[Democracy Watch Logo] [Op-ed]

Federal political parties reveal how much self-interest motivates them in fight over their public funding -- A democratic compromise is to cut per-vote funding in half

Set out below is an op-ed by Democracy Watch Coordinator Duff Conacher which was published in slightly different, edited form in the November 30, 2008 issue of the Montreal Gazette

On Thursday, Conservative Finance Minister Jim Flaherty spun his government's proposal to remove the $1.95 per vote annual public funding for political parties as a belt-tightening measure needed to match the belt-tightening forced on many Canadians by the current recession.

Yes, the Conservatives will lose money by cutting the per-vote funding to zero, but their proposal (which they did not mention during the recent election) is clearly designed to undermine the opposition parties that all receive a much higher percentage of their annual funding from the subsidy.

The Prime Minister also falsely claimed that the Canadian public "overwhelmingly" wants this party funding cut (when, in fact, recent polls show no more than 60 percent want the cut, while 40 percent support the funding, which is hardly overwhelming given that if one person in 10 changed their mind to support the funding, Canadians would be split 50-50 on the issue).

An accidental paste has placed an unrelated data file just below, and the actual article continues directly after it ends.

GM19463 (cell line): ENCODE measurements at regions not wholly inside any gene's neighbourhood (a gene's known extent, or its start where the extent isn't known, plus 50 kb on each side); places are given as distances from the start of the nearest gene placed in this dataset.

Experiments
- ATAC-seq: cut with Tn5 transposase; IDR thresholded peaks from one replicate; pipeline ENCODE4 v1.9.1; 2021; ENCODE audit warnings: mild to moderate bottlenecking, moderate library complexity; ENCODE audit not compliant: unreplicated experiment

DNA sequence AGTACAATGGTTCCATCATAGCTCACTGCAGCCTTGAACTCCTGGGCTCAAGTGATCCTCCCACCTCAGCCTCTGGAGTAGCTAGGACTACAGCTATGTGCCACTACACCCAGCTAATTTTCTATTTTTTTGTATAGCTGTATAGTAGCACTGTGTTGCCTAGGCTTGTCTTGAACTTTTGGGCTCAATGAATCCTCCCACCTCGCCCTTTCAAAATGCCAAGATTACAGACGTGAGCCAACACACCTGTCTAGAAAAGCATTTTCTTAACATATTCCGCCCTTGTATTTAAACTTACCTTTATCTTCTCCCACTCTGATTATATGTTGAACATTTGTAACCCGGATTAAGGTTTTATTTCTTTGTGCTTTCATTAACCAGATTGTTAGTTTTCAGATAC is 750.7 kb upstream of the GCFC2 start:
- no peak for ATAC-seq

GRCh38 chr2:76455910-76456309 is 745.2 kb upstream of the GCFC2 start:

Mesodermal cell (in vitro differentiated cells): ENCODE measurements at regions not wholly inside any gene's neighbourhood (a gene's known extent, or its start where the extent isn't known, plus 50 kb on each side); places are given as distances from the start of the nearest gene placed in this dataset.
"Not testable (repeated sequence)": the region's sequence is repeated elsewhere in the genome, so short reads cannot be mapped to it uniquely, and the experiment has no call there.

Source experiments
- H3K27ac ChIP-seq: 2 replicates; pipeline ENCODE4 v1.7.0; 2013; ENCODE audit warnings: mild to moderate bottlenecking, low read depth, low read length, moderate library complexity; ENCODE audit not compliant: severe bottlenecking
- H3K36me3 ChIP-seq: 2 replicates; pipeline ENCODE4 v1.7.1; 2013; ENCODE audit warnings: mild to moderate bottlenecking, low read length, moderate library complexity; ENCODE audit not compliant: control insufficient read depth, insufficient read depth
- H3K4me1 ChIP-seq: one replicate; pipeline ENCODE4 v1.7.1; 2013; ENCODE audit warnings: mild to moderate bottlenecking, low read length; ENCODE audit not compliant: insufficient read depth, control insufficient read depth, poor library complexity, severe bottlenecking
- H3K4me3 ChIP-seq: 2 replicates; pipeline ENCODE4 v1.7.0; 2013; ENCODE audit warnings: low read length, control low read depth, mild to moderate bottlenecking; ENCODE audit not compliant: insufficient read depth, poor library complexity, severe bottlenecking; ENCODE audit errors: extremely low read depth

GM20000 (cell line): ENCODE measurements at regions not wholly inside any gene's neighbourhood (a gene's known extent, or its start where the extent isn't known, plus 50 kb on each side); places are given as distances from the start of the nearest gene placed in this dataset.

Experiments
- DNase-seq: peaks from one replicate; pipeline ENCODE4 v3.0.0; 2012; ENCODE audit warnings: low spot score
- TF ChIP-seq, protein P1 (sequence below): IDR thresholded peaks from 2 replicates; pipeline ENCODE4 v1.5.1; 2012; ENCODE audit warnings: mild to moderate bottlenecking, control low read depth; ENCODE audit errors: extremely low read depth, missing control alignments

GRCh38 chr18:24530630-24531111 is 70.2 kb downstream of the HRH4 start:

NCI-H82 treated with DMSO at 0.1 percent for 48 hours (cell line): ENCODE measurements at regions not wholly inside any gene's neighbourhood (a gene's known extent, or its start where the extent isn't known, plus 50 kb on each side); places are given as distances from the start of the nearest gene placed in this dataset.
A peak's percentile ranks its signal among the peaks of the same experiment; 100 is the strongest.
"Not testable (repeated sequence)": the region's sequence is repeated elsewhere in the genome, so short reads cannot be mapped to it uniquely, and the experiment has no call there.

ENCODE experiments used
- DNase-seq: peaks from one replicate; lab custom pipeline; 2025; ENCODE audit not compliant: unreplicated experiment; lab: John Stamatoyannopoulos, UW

It would likely not be difficult to convince that one person to support the funding either, given that polls indicate many Canadians believe the false claim that the funding takes their tax dollars and gives it to parties they didn't vote for (in fact, every Canadian's tax payments support only the party for which they voted).

Opposition party representatives counterspun by claiming it was "outrageous" and a "denial of democracy" - making it clear they feel they are entitled to every cent of the subsidy.

True, the party funding is democratic because it encourages people to vote, and because it is based on votes received and therefore somewhat balances out the fact that Canada's vote- counting system rips off some of the opposition parties by not giving them the number of MPs they deserve. However, that doesn't mean the parties deserve the full $1.95 per-vote annual subsidy.

The subsidy was proposed in 2003 by Liberal Prime Minister Jean Chrétien at $1.50 per vote. But senior Liberals calculated that at this level their party would not receive a dollar-for-dollar replacement of the corporate donations they were going to lose under Chrétien's proposed ban on donations from any type of organization, and limits on individual donations.

So, to appease these Liberals, Chrétien approved increasing the $1.50 to $1.75 per vote (with annual inflation increases, which is why the subsidy is now $1.95 per vote).

In addition, the Canada Elections Act was changed to increase other subsidies so that, since January 2004, parties have been reimbursed 50 per cent of their election expenses if the party receives two per cent or more of the national vote (or five per cent or more of the vote in any riding); election candidates get back 60 per cent of their expenses if they receive 10 per cent or more of their riding vote, and; donors receive a 33-per-cent to 75- per-cent tax rebate depending on their size of their donation.